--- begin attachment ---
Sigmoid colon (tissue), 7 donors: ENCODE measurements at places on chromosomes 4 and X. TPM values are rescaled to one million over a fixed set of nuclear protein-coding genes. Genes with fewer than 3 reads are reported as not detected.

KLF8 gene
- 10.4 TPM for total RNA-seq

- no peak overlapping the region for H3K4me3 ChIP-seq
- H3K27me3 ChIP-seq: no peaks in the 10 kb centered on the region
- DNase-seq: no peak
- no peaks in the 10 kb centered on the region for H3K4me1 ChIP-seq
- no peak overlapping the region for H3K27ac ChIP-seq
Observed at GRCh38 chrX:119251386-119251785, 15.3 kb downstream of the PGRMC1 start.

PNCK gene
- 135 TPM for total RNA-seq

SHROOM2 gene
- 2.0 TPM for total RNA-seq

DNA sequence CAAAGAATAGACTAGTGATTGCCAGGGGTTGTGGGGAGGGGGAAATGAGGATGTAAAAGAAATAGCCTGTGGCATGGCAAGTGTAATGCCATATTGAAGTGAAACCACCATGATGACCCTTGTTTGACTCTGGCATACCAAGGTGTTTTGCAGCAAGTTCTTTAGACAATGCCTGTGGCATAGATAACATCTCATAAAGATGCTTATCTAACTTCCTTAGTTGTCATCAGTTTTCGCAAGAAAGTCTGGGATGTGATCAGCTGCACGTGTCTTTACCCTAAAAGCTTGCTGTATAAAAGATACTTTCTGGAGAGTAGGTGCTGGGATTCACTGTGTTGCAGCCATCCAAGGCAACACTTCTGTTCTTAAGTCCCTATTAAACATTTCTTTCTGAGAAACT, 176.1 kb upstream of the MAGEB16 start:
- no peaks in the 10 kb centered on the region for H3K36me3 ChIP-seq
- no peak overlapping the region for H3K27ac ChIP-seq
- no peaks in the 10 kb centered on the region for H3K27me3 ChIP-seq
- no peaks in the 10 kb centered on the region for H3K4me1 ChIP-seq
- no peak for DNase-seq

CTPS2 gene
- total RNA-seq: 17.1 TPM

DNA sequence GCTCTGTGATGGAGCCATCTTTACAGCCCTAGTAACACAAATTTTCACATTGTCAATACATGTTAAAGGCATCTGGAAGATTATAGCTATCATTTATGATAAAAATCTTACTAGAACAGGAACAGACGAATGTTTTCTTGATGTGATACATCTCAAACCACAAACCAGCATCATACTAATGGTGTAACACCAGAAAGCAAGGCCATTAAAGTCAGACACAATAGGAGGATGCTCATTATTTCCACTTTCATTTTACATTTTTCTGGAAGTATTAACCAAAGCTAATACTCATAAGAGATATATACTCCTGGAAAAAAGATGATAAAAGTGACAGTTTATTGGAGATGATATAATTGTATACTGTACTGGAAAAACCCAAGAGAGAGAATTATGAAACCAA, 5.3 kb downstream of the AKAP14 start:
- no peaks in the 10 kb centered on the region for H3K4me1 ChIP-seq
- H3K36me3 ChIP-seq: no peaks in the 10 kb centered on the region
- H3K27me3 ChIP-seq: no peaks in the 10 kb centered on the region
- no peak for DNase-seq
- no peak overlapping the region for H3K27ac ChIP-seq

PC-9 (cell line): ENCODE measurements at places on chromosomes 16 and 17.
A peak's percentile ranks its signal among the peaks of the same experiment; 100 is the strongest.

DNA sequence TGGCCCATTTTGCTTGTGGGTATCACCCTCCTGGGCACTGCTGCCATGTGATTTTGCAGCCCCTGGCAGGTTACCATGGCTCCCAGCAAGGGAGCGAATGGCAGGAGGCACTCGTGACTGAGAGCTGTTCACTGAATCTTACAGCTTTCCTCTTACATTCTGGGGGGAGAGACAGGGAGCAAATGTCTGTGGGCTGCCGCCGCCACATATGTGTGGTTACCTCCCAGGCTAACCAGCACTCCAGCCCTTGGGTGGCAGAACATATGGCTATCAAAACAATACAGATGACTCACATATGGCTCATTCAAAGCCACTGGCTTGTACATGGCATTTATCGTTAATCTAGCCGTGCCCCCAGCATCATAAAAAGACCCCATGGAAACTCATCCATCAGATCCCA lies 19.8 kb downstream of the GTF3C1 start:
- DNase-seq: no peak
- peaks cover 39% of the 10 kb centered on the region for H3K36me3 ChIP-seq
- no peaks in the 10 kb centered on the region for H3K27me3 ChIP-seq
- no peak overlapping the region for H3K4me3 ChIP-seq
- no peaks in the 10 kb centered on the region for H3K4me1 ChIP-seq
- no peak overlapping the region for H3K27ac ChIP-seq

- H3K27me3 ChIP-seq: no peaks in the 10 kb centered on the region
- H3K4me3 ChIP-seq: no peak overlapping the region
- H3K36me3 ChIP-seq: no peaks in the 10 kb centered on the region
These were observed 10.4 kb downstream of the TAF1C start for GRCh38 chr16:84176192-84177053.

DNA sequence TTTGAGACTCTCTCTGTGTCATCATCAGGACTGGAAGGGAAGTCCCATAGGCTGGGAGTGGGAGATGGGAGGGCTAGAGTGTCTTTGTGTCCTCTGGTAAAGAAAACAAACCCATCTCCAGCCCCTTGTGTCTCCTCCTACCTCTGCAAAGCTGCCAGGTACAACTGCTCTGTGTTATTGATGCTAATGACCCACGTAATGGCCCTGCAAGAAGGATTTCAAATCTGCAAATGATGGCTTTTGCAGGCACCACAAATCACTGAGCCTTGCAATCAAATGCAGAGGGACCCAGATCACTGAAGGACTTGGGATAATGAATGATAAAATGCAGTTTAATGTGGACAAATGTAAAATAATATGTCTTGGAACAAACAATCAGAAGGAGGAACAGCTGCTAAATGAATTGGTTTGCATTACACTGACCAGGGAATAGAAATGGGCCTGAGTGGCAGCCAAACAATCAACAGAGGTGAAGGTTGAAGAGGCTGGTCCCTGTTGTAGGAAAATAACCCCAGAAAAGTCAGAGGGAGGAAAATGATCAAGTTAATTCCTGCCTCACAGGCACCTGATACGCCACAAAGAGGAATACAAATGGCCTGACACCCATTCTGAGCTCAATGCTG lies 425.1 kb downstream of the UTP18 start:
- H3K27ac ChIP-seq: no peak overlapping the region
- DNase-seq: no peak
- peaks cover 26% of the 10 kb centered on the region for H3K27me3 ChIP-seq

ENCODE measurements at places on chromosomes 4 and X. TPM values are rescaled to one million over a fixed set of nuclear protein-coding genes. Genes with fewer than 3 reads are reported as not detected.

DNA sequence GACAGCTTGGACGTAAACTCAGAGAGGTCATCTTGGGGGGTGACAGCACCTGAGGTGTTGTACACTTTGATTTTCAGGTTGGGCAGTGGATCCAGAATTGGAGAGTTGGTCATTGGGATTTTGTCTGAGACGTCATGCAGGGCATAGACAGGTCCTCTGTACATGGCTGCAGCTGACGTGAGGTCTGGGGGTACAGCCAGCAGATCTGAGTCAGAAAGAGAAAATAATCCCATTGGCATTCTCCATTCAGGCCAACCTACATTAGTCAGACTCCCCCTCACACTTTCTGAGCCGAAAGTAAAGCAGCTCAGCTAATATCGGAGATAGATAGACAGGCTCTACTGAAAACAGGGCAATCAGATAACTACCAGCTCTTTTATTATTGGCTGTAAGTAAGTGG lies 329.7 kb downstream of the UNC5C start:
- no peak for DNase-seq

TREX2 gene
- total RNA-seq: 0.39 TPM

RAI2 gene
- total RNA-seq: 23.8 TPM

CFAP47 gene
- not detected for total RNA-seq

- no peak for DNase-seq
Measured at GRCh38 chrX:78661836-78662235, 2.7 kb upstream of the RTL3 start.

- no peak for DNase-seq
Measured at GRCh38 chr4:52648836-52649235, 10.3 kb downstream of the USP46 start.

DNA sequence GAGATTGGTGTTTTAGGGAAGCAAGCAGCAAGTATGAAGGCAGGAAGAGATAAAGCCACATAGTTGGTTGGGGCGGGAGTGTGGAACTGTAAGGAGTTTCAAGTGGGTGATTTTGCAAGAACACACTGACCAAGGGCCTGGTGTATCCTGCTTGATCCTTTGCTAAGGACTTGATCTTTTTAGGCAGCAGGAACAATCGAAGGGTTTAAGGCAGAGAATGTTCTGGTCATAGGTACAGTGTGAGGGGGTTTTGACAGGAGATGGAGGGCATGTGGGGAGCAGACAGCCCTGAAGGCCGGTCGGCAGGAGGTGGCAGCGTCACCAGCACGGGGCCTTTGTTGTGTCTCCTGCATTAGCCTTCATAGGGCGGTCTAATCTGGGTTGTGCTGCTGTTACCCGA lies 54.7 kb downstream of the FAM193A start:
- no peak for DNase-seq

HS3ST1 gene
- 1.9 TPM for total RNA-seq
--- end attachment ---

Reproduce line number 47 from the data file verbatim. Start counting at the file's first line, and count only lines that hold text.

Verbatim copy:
- no peak for DNase-seq